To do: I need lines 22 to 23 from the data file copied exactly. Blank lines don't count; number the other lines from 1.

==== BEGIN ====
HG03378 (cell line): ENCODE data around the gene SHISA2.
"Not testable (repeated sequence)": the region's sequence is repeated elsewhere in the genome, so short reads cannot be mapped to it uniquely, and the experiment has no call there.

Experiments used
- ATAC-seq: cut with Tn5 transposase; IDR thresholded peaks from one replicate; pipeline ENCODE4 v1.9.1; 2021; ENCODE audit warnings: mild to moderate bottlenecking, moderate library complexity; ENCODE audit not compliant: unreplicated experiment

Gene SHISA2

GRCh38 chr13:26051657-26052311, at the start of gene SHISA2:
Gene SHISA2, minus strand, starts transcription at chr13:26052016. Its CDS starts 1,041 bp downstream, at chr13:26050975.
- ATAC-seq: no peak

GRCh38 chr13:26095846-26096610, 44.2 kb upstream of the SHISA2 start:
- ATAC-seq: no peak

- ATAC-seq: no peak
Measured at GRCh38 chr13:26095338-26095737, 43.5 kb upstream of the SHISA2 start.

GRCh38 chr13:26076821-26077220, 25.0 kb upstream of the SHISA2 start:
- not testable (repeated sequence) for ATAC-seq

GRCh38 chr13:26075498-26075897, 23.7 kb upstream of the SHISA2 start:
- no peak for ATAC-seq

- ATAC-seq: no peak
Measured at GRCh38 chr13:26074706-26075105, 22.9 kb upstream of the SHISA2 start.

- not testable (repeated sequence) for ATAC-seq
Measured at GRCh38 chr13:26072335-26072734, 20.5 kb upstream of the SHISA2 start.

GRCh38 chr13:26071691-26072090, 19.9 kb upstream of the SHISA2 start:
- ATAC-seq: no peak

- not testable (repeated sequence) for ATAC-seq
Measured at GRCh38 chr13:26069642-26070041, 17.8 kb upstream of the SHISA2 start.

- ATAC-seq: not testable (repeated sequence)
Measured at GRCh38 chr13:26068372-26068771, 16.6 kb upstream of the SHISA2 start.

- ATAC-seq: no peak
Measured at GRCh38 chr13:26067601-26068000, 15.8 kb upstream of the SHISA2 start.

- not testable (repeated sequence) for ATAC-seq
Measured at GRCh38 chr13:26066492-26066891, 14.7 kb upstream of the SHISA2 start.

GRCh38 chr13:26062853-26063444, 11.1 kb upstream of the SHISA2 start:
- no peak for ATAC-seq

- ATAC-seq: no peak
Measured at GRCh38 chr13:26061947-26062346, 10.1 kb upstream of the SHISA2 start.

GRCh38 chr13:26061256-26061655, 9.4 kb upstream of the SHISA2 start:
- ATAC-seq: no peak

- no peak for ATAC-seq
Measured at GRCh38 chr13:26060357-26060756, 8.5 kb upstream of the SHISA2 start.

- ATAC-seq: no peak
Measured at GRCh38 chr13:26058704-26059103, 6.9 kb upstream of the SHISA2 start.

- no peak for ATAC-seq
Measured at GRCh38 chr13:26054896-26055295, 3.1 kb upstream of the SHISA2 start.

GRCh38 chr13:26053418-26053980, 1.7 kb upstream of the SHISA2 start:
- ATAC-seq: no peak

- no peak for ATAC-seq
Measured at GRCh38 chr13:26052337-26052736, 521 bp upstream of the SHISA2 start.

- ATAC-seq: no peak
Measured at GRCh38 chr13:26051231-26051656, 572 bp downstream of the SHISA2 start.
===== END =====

- ATAC-seq: no peak

- not testable (repeated sequence) for ATAC-seq